At the turn of the 21st century, Central Asia – especially Kazakhstan, Uzbekistan and Turkmenistan which are rich in oil and gas – has emerged as a new center of energy reserves. To compete for access to these resources in a pragmatic manner, the major powers also found it increasingly necessary to rationalize their ambitions qualitatively, if not necessarily ideologically. So the United States designed the platform of liberal democracy and “human rights above sovereignty,” Russia proffered its own idea of “sovereign democracy” to the Central Asians, and China posed as a non-interventionist “responsible state.”
From Energy Diplomacy to “Qualitative Energy Diplomacy”
As various scholars have proposed, a qualitative, value-driven or ideology-based foreign policy, in combination with traditional realist interpretations, constitutes a new distinctive “constructivist” school of thought in the study of international relations. However, the rules of this new game are not yet fully spelled out. This paper begins by seeking to strengthen the theoretical groundwork of the constructivist school of international relations, on which this analysis is based, by proposing the following core rules, which can be used to study how the three powers maneuver within Central Asia:
1. Most studies on energy politics share two common assumptions: that the stakeholders are rationality-based, and they are realist-orientated. It would be naïve to assume that states today are not seeking to maximize their energy and security interests. Yet, this alone is no longer sufficient for the 21st century either.
2. Since the end of the Cold War, realist tenets have been challenged by the rise of norms and ideas that call for qualitative justifications of interest-maximizing behaviors. Encroaching on overseas energy resources might be seen as a violation of some of the new norms, such as peace and conservation. Without offering values or ideologies to rationalize their behavior from the moral high ground, the powers could face considerable challenges domestically and internationally.
3. As a result, states have to offer a state-sponsored qualitative dimension to rationalize their hunt for resources in seemingly non-interest-driven terms. To be effective, such qualities, values, or ideologies need to serve as a compelling alternative to offset conflicting norms that question the energy campaigns; be easily shared by domestic nationalists; and be potentially accepted by some audiences in the home countries that host the resources.
4. From the perspective of states, interests always trump qualitative values because blindly following the rules could result in deviation from national interests. If the two are in conflict, values in the political sense are often less important than interests in the economic sense; in particular, excessively fanatical ideological pursuit would be discouraged; reporting of the regimes’ sacrificing of mere pursuit of values would be toned down. In other words, QED is different from mere ideological diplomacy in a sense that QED includes both carrot and stick: non-cooperative nations in terms of energy are more likely to be also denounced in moralistic terms by the powers.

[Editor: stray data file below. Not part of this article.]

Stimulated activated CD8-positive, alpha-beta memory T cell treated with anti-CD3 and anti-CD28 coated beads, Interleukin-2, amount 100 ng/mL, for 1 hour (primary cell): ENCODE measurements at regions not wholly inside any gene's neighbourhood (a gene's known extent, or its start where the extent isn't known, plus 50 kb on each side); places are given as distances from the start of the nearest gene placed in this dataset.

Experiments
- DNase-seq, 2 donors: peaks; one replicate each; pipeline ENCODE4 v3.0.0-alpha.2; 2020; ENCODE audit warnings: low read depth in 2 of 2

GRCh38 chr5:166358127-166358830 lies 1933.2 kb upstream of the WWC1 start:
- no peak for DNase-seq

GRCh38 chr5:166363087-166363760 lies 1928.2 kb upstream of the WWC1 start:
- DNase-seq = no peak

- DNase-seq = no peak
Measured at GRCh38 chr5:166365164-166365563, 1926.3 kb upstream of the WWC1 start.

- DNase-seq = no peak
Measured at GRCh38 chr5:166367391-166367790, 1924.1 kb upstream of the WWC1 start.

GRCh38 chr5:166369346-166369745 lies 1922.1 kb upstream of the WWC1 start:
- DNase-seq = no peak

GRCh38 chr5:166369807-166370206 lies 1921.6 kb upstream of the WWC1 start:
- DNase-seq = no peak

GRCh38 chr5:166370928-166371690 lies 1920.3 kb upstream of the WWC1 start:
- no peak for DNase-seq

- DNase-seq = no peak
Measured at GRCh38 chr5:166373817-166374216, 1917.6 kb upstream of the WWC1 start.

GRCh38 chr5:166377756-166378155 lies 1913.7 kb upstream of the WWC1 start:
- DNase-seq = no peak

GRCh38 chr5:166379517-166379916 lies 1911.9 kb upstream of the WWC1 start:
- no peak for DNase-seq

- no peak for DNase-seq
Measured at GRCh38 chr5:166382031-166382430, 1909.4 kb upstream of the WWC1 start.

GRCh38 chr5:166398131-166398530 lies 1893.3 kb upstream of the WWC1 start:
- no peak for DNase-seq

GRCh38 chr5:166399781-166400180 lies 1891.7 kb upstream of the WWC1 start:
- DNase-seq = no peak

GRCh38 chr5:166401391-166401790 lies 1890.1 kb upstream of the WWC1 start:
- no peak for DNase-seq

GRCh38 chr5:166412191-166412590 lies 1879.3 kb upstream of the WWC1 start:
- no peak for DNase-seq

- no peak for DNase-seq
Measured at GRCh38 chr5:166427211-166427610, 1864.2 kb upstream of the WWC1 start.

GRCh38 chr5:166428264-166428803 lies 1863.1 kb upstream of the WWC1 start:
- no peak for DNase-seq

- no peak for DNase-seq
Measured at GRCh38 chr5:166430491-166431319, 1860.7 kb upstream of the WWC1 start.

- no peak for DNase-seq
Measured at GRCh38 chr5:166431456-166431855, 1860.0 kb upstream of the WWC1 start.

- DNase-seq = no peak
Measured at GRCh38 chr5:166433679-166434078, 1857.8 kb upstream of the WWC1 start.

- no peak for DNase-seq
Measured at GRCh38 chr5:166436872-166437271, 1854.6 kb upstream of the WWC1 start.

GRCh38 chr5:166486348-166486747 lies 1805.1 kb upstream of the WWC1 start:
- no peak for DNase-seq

5. The efforts spent by different powers on QED are, of course, different. Generally speaking, the more pluralistic a country is domestically, the more likely their values will be taken seriously on the diplomatic front. In this sense, it is expected from the paper that values play a relatively larger role in the United States’ Central Asia policy and a lesser role in its Russian and Chinese counterparts.
Note that this article primarily studies the role of the governments in advancing QED, whereas the private agendas of other domestic actors like oil companies (other than state-owned enterprises / SOEs) or pressure groups are not the direct focus here, even though their roles are by no means insignificant. The following section of the article shows how the above tenets of QED have been adopted by the United States, Russia and China in Central Asia. For each of these major powers, three aspects are reviewed: (1) the official-sponsored qualitative values chosen; (2) how these qualities facilitate traditional energy diplomacy in the region; and (3) how interests trump values as proven by the insincerity of these nations in preaching mere ideologies when they go against interests.
 See Michael Hunt, Ideology and U.S. Foreign Policy (New Haven: Yale University Press, 1989); Christer Pursiainen, Russian Foreign Policy and International Relations Theory (Hampshire: Ashgate, 2000); Sujian Guo and Shiping Hua, New Dimensions of Chinese Foreign Policy (Lanham: Lexington Books, 2007).
 John Kurt Jacobsen, “Much Ado about Ideas: The Cognitive Factor in Economic Policy,” World Politics, 47(2) (Jan 1995), pp. 283-310; Albert S. Yee, “The Causal Effects of Ideas on Policies,” International Organization, 50(1) (December 1996). pp. 69-108.
At the end of the day, as we all know thorny national security issues don’t just involve the military; political-military considerations invariably bleed into them. If the senior military’s leadership views are going to be just constrained to military advice … who is thinking about issues from that broader perspective?